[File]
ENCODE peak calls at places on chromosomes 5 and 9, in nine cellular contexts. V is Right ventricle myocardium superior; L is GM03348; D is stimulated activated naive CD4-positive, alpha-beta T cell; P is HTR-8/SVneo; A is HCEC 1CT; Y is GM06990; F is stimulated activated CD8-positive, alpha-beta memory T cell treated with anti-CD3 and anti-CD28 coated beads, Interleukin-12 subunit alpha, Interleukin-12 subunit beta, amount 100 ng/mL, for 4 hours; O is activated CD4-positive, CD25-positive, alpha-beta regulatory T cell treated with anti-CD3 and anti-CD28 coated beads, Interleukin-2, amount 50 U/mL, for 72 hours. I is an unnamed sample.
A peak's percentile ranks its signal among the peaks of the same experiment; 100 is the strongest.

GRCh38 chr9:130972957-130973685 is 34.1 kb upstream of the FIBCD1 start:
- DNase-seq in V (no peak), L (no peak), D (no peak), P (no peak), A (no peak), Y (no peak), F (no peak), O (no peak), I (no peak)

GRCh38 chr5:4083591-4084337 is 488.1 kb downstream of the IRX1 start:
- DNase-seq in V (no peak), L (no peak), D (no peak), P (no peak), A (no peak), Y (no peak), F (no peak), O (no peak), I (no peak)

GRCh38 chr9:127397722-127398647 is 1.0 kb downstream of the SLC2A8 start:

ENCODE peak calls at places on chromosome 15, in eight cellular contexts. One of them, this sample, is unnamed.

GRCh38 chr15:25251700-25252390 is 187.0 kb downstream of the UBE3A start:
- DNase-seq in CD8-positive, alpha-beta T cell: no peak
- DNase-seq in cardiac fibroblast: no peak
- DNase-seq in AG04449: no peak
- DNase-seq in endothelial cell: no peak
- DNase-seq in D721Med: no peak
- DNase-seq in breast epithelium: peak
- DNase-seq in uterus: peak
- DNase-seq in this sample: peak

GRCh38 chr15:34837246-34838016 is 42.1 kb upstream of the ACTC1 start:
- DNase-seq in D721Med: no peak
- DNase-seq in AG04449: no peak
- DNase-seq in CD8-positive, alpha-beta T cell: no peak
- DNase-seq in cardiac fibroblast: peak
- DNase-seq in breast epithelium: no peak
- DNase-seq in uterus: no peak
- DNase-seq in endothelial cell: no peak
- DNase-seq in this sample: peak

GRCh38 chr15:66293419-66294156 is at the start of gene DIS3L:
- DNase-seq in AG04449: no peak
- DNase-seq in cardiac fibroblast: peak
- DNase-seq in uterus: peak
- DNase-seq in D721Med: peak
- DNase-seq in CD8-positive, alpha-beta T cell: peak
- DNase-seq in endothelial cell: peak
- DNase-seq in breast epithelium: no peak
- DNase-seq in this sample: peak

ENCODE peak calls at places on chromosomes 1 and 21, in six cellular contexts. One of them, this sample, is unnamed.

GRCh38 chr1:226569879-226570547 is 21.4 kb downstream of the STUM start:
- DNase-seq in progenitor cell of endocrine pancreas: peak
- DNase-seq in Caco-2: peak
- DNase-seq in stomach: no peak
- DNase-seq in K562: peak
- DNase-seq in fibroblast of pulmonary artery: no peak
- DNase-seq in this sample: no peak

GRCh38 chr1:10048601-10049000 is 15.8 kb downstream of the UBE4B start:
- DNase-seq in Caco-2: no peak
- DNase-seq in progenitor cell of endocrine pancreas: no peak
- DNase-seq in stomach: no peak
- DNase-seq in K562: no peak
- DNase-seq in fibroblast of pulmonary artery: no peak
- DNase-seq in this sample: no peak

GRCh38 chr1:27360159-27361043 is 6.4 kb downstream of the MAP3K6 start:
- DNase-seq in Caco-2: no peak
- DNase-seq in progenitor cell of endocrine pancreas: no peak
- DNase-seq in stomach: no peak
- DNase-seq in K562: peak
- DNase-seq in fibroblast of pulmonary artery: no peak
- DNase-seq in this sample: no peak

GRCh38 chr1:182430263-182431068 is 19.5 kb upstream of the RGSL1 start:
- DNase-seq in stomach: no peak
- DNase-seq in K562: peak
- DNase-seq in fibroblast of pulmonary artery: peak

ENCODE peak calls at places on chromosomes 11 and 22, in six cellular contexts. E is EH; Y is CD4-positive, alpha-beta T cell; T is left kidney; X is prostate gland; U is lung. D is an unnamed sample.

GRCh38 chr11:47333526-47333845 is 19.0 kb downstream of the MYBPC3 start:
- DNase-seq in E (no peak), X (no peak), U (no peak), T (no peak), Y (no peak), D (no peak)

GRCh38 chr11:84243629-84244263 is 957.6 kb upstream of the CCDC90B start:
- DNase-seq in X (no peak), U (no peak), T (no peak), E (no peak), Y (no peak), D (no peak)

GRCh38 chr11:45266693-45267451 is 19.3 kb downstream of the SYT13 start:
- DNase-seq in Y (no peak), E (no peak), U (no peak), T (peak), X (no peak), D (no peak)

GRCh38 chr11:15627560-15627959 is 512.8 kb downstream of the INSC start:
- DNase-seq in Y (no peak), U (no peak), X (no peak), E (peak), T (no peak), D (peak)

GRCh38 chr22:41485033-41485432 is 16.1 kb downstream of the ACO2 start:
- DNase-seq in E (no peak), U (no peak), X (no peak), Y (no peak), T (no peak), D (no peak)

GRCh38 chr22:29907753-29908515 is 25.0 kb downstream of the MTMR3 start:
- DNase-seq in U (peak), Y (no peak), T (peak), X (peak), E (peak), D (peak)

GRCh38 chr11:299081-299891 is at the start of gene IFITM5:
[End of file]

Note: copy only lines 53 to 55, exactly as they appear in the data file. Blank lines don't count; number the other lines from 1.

- DNase-seq in progenitor cell of endocrine pancreas: no peak
- DNase-seq in stomach: no peak
- DNase-seq in K562: peak